Food for the soul, from the heart

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While they’re going through the line at The Hilltop Market in North Dining Hall it’s easy for hungry students to focus on the salad bar or soup du jour. But if they gaze upward they’re treated to a different kind of food — food for the soul. Custom wood cubbies bordering the ceiling are filled with stunning handcrafted pottery pieces designed by local artist and alumna Jane Patton Williams (MAEd ’76).

Williams’ connections to Wake Forest include a master’s degree in clinical counseling through the education department, as well as collaboration with John Williams, then chair of the psychology department, on a master’s thesis. The latter experience, she says, jumpstarted a career that included several years heading up a Duke Endowment project at the School of Medicine and an appointment as adjunct professor in the Department of Psychology.

photo(2)Now that she’s retired, her collection of oversized platters, bowls, chalices and oil bottles, with elegant textures and earthtone glazes, makes another connection.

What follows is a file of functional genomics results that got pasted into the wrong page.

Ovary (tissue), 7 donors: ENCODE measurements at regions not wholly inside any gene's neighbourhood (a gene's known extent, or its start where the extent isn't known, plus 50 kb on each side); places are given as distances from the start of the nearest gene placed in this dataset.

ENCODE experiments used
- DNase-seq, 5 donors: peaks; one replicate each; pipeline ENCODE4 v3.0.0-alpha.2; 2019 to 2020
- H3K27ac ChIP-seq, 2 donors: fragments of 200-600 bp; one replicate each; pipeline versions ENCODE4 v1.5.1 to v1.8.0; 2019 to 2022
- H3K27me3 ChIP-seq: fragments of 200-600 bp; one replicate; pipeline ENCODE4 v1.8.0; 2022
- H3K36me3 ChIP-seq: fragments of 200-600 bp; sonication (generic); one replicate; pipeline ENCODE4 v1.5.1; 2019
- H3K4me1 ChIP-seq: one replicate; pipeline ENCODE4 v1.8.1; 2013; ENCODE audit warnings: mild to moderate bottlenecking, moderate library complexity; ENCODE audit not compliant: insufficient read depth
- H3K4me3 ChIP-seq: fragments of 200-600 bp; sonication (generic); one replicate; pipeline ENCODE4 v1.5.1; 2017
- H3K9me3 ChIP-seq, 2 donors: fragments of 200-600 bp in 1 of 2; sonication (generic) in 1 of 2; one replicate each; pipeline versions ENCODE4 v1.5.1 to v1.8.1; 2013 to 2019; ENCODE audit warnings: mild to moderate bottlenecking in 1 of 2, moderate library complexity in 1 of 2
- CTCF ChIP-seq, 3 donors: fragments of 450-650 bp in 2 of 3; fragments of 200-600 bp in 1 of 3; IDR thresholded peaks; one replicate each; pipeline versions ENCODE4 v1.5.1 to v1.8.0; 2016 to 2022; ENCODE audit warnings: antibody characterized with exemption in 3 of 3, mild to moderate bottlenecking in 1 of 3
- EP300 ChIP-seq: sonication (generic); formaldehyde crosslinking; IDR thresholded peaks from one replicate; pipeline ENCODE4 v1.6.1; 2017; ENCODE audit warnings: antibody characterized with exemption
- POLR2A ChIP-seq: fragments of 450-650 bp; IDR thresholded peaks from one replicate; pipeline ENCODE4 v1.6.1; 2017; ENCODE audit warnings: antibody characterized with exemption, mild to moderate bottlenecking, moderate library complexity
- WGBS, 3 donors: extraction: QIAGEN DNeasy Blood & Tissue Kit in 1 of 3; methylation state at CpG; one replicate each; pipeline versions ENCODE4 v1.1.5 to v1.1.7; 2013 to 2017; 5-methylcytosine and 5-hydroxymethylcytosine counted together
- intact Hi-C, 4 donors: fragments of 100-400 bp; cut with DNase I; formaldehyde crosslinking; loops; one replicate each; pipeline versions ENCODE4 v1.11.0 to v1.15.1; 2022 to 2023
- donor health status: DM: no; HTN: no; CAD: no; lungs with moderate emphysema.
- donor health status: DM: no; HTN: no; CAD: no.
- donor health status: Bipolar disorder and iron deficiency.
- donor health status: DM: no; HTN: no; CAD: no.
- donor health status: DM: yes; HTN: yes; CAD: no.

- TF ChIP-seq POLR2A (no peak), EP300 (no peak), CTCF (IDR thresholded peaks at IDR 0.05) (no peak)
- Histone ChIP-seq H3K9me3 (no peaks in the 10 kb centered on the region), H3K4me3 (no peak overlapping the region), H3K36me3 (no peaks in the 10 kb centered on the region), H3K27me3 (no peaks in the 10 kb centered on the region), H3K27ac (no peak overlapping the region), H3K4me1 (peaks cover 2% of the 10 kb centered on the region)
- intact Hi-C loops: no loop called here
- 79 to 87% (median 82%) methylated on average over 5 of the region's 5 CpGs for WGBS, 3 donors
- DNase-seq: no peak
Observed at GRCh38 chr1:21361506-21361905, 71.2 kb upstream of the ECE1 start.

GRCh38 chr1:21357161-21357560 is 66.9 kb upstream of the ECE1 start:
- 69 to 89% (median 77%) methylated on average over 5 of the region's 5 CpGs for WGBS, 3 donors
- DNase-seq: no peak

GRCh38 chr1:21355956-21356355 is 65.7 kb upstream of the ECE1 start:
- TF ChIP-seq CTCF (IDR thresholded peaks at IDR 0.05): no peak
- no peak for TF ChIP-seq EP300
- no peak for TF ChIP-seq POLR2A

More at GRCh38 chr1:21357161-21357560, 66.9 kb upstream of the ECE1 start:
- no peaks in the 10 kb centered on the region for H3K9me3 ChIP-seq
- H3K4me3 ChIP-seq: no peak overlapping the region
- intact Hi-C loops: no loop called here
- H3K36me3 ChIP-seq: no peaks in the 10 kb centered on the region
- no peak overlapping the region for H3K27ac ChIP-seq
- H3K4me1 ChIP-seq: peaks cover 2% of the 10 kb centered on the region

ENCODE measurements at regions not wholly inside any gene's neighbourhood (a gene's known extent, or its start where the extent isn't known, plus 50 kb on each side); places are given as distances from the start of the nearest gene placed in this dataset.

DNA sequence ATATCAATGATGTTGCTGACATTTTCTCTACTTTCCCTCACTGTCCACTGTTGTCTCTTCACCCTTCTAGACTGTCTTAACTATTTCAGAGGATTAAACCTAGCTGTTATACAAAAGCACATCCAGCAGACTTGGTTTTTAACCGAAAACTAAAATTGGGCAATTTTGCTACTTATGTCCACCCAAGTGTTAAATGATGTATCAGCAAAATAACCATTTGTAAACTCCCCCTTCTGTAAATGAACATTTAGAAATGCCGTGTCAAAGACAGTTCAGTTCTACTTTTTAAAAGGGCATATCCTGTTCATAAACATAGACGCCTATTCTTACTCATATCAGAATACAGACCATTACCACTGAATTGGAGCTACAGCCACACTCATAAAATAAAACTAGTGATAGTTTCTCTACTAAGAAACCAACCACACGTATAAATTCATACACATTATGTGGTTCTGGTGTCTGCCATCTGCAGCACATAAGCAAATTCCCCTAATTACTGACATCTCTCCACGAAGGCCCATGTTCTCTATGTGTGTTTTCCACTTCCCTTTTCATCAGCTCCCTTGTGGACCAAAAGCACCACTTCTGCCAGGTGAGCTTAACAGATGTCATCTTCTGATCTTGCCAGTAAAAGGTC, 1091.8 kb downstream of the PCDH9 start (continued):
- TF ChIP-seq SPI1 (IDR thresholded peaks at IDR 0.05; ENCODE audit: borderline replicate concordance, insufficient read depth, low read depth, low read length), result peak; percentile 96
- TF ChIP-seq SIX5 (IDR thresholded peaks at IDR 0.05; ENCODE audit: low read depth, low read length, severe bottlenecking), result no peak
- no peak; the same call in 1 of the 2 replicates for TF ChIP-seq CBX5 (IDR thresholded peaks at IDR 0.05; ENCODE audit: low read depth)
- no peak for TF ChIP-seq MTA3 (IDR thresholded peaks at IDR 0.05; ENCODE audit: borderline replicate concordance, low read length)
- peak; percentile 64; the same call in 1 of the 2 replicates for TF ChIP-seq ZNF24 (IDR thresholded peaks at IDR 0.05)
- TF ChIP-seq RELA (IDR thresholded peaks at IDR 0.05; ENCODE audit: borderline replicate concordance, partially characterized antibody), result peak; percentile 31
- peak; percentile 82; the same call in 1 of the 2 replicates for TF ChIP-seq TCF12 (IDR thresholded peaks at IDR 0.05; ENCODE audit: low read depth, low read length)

“Wake Forest is very, very special to me in my career and also emotionally,” she says. “So much was given to me, and I have a chance to give something back that is permanent and means something to other people.” (See related Deacon Blog post on “The Wake Forest Way.”)

Williams moved to Winston-Salem in 2003 with her husband, Roger, also a retired psychologist. They live downtown, and one day she walked over to Sawtooth School for Visual Art to see what was going on. She became “really hooked” on pottery and has been creating her own for the last nine years.

photo(3)In 2012 she and a colleague created a collection of houses presented to Jonathan Reckford, CEO of Habitat for Humanity, when he gave Wake Forest’s Baccalaureate address. The collection remains on permanent display at HFH headquarters in Atlanta.

Paul Borick (P ’89), architect and senior project manager for Facilities and Campus Services, noticed Williams’ pottery at the annual Wake Forest Artisans’ Fair. There were several talented potters, carvers and stained glass artists at the event, he says, but something about her work just stood out.

“Her pieces seemed to be just the right genre for the new dining facility in shape, color and texture,” says Borick. “They are also timeless, which will hopefully make them a permanent part of the new facility for many years to come.”

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